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Top 5 MuleSoft Best Practices You Should Follow

Best Practice

When it comes to MuleSoft, getting started can be daunting. While there is a great deal of good that it can do for you, it is also important to pause for a second and take stock of how things are getting along. Are you following the MuleSoft best practices?

Because if you aren’t, chances are that you won’t reap all the benefits of your integration strategy. Your business may just remain stagnant. So investing in data integration and other technological tools and services won’t make any difference.

Not sure where you should begin? This article will show you some of the best practices you should be following with MuleSoft.

5 MuleSoft Best Practices Your Business Should Follow

These are just a couple of things you can do to get the most out of MuleSoft services and products. They will up your enterprise application integration game and drive the generation of value within your business. So, let’s take a brisk walk through some of the standard and best practices out there:

No-trust Security Model Embedded into API Designs

As a rule of thumb, when dealing with internet traffic, do not trust anyone. Hackers and players with malicious intent lurk about in every corner. A zero-trust security model will not trust any sort of API traffic, whether it is coming from within or beyond the network. When it comes to security and client privacy, businesses can’t be too careful.

Utilize secure networks with a sturdy design framework that has a central authentication service. These offer an extra layer of protection because each access point has a secure identification and authorization process.

Feels like overkill? While securing your APIs and everything around them can seem like a royal pain, preventing breaches can save you tons of money and heartbreak in the long run.

Queues are There to Help

Mule has the option of working with different queues, and the different settings actually have a lot in common. These can include things like the name of the queue, operations, and processes, but each will have its own specific features.

For instance:

ActiveMQ is a popular open-source solution that supports transactions and message exchange between applications but will need a specific server for installation. This queue supports JMS. VM is an in-memory queue that supports transactions. However, it is only applicable for message exchange among threads of an application. It will not work if you need to exchange messages between several different applications. AnypointMQ is yet another queue perfect for commercial use. This is integrated into the Anypoint platform and doesn’t even need any particular server for installation. However, it does not support transactions lik4 ActiveMQ.

Mule Error Handling & Exception Scenarios

Error handling best practices is an important area to keep an eye on. Here’s what you should be doing:

Include all Error status codes in the appropriate manner according to the requirements. Also, errors need to be separately specified in a ‘global-error-handling.xml’ file.

Any Exceptions\Errors have to be properly branched as shown here:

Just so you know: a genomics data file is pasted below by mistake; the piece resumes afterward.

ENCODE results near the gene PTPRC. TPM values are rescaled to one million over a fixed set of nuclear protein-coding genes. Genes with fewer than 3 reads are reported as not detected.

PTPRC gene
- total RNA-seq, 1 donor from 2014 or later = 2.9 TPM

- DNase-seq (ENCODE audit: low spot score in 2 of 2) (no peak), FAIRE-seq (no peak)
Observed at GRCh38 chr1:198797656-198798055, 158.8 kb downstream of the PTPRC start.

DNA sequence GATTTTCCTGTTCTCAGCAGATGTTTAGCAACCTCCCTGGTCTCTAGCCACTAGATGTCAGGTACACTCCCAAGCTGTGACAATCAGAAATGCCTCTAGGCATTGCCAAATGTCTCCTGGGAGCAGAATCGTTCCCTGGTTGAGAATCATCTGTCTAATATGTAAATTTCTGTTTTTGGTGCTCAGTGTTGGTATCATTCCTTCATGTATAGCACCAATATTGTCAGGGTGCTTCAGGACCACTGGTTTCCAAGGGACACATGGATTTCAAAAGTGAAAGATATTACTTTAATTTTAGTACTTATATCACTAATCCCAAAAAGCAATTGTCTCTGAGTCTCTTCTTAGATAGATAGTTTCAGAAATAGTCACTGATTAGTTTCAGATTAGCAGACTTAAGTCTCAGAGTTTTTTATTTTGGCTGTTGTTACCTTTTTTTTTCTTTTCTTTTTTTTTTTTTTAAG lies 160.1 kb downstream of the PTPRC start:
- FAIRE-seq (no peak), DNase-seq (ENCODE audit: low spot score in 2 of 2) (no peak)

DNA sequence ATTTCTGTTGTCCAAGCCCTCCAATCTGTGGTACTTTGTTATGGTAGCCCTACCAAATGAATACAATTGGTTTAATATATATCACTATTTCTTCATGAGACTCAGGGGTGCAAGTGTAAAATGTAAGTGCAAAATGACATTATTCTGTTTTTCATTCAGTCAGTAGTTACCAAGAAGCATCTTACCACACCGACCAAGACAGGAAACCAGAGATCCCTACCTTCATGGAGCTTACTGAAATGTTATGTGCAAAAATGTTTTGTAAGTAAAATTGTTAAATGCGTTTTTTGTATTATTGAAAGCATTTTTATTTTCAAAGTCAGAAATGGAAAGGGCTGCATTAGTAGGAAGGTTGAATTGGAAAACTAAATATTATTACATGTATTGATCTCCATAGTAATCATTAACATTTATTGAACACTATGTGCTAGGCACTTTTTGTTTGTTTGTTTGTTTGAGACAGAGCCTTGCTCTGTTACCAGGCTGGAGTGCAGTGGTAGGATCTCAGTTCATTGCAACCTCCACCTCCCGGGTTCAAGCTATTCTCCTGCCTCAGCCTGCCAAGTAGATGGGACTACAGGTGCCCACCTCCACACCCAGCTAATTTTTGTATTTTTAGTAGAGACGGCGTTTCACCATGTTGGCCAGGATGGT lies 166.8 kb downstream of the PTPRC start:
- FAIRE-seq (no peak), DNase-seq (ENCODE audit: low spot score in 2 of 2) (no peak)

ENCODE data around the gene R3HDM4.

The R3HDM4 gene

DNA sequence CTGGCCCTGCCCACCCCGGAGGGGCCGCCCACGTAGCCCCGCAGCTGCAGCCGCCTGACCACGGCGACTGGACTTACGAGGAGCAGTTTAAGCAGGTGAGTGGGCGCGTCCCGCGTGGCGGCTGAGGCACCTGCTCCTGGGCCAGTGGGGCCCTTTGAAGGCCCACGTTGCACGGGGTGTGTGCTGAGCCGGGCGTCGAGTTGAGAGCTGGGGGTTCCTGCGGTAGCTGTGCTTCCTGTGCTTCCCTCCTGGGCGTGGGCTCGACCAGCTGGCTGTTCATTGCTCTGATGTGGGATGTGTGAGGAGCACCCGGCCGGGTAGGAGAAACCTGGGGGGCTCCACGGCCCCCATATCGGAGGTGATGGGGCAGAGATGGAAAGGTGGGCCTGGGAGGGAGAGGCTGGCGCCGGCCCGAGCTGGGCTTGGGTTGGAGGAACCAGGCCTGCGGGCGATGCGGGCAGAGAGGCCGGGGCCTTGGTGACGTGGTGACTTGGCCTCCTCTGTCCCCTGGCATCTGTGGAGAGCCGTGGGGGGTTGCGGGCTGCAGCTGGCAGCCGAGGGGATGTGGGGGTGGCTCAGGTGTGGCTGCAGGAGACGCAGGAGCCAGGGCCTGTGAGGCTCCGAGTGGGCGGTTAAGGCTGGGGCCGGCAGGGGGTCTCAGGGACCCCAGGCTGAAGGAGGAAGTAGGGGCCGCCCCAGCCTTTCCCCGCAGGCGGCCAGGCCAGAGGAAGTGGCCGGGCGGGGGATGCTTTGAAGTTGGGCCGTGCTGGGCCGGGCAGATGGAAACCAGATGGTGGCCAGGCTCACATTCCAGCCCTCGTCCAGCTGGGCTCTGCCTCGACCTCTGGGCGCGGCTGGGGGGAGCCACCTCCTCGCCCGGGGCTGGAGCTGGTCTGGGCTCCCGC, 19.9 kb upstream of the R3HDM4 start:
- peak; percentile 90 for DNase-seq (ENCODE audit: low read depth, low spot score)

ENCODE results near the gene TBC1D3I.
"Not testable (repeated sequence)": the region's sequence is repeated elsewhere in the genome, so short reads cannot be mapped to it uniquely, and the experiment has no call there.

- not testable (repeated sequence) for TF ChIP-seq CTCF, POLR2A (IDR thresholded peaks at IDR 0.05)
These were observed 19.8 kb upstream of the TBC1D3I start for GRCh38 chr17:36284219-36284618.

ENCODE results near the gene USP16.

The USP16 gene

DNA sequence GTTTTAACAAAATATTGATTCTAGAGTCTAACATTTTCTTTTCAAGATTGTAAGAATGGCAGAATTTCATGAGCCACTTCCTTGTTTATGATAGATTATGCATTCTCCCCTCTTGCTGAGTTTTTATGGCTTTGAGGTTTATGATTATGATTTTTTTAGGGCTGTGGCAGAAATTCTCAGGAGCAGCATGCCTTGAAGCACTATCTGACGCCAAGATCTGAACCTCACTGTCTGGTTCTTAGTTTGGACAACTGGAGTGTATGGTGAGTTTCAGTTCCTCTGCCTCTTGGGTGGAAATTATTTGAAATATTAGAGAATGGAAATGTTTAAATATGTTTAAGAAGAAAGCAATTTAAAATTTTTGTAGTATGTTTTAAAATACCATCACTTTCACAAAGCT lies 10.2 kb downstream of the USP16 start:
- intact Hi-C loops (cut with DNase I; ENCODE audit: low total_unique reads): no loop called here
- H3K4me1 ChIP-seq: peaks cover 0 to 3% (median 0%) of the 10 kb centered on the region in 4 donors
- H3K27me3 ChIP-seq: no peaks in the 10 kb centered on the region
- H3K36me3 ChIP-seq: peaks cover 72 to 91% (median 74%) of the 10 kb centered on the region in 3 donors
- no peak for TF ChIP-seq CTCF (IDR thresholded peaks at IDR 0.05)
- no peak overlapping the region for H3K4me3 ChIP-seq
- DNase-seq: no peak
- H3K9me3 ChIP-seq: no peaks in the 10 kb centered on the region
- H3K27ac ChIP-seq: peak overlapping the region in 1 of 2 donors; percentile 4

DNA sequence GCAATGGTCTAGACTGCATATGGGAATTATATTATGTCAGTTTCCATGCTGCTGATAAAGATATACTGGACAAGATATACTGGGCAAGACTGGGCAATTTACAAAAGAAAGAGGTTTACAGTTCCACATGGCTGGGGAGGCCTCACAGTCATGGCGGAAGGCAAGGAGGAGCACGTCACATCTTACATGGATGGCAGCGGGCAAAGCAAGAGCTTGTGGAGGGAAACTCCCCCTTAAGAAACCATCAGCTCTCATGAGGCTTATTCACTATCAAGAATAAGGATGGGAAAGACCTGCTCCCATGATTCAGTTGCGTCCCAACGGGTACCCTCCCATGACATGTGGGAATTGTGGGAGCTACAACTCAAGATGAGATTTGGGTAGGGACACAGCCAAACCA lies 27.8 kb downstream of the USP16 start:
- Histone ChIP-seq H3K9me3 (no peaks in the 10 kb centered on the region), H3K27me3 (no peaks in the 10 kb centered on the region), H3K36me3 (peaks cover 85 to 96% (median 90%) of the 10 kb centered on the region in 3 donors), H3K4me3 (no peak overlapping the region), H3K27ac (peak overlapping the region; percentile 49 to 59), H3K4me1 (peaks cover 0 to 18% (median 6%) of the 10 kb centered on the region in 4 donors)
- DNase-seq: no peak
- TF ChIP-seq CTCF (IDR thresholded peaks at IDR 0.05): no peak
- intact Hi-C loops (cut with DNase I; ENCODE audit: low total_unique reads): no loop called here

• System Exceptions:  <Source related data exceptions>
  • Business Exceptions:  <Target\End System exceptions (Not to be bothered by the Mule APP, but must be handled)>
  • System\Application Errors

Don’t forget to have a Retry mechanism for all HTTP-based errors, as well.

Follow Appropriate Naming Conventions

When users are tackling Mule flow, the name of the flow and the components associated with it, should be named after their individual functions. For example, transformation elements usually have Standard names. All other elements should follow these instructions for coherence,

  • The flow name should imply about the processes in it.
  • The basis should point towards Choice elements as conditions are built around it.
  • Addresses and the direction of data input/output can be named in relation to their connectors.
  • For logging elements, the name should represent which information is being logged.

Proper Identity and Access Management for Posteriority

Security measures are used to recognize authorized API users and show them just the data they want them to see. These are known as identity and access management. The standards of this management system are authentication and authorization.

Authentication is the process that verifies the identity of an API consumer. This can be done through simple username and password logins or more secure methods like multi-factor authentication (MFA) or token-based credentials. After the user is authenticated, the authorization process concedes the user’s rights to manage the data which the user can then access while using the API.

Wrapping Up

As you can see, following the MuleSoft best practices isn’t all that difficult. Moreover, doing so will help run IT operations much more smoothly. They also provide a guideline that will help you manage your business when things get uncertain. If you aren’t sure how to implement these best practices (and many others), PlektonLabs has consultants and advisors with years of experience and industry knowledge who want to help you on your integration and digital transformation journey. Contact us today, and we’ll get you started!

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